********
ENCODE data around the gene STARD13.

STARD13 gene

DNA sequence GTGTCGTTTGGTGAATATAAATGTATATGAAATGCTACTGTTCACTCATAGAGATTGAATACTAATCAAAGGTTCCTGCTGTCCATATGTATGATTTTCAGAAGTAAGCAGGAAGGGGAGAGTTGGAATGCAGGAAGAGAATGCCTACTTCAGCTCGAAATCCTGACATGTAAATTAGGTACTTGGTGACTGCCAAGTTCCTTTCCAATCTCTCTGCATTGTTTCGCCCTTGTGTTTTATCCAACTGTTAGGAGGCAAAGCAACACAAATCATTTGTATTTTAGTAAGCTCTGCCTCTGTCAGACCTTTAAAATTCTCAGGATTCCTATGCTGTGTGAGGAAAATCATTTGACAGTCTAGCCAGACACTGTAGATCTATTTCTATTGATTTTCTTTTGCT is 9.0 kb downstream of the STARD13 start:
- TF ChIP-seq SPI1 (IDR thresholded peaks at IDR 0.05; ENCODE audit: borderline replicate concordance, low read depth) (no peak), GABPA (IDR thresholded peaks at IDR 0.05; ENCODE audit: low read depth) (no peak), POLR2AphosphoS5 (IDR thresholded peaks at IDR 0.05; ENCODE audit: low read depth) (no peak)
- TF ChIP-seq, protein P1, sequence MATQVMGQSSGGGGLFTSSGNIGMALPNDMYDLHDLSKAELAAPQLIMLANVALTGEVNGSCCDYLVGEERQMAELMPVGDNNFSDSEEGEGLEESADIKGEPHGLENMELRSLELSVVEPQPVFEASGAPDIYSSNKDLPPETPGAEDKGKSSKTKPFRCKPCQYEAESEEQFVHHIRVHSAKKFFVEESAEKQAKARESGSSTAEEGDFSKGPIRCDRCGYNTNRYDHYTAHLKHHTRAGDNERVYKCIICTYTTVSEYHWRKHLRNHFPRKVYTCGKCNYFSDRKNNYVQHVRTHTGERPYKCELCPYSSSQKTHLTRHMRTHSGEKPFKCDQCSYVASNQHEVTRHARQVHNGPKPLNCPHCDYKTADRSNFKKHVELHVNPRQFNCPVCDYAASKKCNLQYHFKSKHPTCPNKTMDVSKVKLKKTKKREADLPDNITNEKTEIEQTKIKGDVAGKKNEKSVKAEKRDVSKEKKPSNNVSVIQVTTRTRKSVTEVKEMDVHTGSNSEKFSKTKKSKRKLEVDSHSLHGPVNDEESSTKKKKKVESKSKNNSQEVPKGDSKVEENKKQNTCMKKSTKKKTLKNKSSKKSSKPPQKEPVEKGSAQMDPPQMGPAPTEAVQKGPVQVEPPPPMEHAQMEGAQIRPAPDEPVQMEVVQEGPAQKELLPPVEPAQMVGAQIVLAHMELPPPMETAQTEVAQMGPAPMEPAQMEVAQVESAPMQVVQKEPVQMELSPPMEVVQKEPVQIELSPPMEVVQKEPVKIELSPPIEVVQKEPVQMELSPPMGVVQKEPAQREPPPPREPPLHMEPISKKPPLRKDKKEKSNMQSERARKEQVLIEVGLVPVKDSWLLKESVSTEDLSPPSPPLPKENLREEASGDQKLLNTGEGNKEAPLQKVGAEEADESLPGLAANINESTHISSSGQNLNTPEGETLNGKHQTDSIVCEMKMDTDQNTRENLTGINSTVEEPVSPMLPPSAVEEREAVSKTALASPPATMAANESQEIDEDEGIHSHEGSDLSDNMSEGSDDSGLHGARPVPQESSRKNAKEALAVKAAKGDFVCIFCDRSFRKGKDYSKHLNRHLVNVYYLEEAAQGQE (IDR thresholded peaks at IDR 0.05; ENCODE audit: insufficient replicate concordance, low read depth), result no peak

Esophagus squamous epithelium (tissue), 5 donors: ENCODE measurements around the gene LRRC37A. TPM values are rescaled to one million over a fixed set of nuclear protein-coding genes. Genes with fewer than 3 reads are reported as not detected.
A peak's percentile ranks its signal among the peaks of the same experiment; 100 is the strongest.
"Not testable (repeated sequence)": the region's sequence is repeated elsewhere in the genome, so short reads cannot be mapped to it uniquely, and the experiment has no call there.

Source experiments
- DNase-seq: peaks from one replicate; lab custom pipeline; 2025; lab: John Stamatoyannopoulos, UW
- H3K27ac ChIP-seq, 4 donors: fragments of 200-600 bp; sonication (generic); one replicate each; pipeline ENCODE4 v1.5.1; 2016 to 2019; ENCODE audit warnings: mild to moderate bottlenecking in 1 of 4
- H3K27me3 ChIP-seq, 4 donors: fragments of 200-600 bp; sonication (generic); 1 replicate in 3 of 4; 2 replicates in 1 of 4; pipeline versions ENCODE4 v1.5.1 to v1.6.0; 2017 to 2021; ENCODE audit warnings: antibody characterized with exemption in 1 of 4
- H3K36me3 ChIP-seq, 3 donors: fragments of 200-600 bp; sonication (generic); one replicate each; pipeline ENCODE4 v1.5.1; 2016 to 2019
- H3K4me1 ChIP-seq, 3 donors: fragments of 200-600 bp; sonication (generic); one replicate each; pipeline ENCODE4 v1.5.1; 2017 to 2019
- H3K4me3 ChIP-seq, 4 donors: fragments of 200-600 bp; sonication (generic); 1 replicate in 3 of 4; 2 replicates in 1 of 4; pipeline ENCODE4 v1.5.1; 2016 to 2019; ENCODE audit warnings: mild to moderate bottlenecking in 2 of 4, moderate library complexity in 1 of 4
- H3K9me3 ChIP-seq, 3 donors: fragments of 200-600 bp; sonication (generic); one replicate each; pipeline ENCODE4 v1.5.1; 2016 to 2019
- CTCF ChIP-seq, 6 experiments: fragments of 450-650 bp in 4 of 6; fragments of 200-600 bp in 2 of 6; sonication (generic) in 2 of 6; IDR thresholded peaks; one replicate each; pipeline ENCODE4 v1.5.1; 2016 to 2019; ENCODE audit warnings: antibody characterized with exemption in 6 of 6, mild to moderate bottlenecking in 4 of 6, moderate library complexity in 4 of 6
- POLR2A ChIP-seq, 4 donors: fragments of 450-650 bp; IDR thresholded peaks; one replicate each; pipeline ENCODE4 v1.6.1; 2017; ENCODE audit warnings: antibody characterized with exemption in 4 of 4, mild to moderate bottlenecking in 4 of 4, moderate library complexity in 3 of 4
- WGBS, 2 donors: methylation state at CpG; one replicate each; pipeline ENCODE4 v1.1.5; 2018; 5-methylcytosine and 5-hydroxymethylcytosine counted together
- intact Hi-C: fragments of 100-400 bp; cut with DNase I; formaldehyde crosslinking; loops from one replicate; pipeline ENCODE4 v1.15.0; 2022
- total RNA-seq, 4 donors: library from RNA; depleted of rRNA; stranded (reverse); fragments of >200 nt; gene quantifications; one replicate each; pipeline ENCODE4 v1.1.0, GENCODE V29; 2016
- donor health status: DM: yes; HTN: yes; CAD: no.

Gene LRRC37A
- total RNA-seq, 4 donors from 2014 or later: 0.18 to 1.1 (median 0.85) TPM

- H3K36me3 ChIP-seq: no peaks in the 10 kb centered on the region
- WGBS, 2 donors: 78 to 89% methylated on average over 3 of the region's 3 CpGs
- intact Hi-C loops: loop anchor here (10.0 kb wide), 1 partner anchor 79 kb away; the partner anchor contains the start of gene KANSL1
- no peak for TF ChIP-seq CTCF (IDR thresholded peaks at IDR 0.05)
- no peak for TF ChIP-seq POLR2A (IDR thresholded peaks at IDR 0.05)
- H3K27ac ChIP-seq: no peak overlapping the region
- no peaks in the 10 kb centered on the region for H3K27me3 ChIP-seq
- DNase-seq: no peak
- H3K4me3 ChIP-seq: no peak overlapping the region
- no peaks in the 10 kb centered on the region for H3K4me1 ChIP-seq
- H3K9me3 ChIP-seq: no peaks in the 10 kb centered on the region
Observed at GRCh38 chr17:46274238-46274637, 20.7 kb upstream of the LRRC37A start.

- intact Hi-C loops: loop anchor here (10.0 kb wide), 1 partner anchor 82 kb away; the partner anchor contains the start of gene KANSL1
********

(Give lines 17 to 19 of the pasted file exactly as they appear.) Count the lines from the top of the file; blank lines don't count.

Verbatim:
- CTCF ChIP-seq, 6 experiments: fragments of 450-650 bp in 4 of 6; fragments of 200-600 bp in 2 of 6; sonication (generic) in 2 of 6; IDR thresholded peaks; one replicate each; pipeline ENCODE4 v1.5.1; 2016 to 2019; ENCODE audit warnings: antibody characterized with exemption in 6 of 6, mild to moderate bottlenecking in 4 of 6, moderate library complexity in 4 of 6
- POLR2A ChIP-seq, 4 donors: fragments of 450-650 bp; IDR thresholded peaks; one replicate each; pipeline ENCODE4 v1.6.1; 2017; ENCODE audit warnings: antibody characterized with exemption in 4 of 4, mild to moderate bottlenecking in 4 of 4, moderate library complexity in 3 of 4
- WGBS, 2 donors: methylation state at CpG; one replicate each; pipeline ENCODE4 v1.1.5; 2018; 5-methylcytosine and 5-hydroxymethylcytosine counted together